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ERIC Number: ED063540
Record Type: RIE
Publication Date: 1971
Pages: 16
Abstractor: N/A
Reference Count: 0
ISBN: N/A
ISSN: N/A
The Effect of Realistic Versus Imaginary Aggressive Models on Children's Interpersonal Play.
Stone, Robert D.; Hapkiewicz, Walter G.
It was the purpose of this study to assess the effects of films on children, using a measure of interpersonal aggression. It was anticipated that modeling effects would depend simultaneously upon the degree of realism of the model's performance (on a reality-fantasy dimension) and the similarity between the observer's task and the model's behavior. Therefore, aggressive behavior depicted by a human model in a real-life setting might be predicted to have greater effects than cartoon sequences in which both the models and stimulus conditions are imaginary. The subjects were 180 lower elementary school children enrolled in two suburban middle-class schools. Since previous research had indicated that children were somewhat inhibited when they did not know each other, they were generally assigned to pairs within classrooms. The results of this investigation support the prediction that modeling effects depend upon both the degree of realism of the model's performance and the similarity between the observer's task and the model's behavior. (Author/BW)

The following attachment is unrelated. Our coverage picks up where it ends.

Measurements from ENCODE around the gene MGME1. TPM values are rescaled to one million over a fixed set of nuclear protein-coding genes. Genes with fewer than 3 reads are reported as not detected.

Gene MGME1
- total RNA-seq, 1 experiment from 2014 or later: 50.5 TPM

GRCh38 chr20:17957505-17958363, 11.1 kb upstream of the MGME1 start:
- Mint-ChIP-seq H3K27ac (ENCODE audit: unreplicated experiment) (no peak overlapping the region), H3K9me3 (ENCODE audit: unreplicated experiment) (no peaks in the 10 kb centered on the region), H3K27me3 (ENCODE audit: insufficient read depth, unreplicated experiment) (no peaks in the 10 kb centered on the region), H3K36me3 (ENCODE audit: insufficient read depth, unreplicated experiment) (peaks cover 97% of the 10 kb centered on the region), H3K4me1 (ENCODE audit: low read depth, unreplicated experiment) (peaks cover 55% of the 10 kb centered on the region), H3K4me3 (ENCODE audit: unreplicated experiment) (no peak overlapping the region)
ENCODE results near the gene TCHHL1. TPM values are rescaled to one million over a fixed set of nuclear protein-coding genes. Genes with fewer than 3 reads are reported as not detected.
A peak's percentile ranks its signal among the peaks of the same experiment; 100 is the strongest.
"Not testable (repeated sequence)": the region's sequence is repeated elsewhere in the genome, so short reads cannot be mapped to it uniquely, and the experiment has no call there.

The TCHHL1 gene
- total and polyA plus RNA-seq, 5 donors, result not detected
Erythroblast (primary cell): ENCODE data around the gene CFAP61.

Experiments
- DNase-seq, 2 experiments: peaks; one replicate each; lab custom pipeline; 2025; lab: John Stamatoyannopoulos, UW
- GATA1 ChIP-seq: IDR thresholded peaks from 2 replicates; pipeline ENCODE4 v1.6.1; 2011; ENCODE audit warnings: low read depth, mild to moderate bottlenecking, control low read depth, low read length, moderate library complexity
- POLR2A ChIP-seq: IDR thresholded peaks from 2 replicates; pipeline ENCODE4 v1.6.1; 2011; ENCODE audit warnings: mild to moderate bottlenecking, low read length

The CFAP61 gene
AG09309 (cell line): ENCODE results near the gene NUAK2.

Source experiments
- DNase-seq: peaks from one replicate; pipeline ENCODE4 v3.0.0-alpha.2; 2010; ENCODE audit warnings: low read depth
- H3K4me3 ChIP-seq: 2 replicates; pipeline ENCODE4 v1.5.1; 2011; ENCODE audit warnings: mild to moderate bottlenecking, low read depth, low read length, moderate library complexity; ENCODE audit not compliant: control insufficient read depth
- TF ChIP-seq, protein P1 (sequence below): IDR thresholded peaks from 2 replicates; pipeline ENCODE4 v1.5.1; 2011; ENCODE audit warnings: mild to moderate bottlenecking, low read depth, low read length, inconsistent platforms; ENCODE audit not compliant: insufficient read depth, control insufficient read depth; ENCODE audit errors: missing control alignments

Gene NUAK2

Publication Type: N/A
Education Level: N/A
Audience: N/A
Language: N/A
Sponsor: N/A
Authoring Institution: Michigan State Univ., East Lansing.
Identifiers: N/A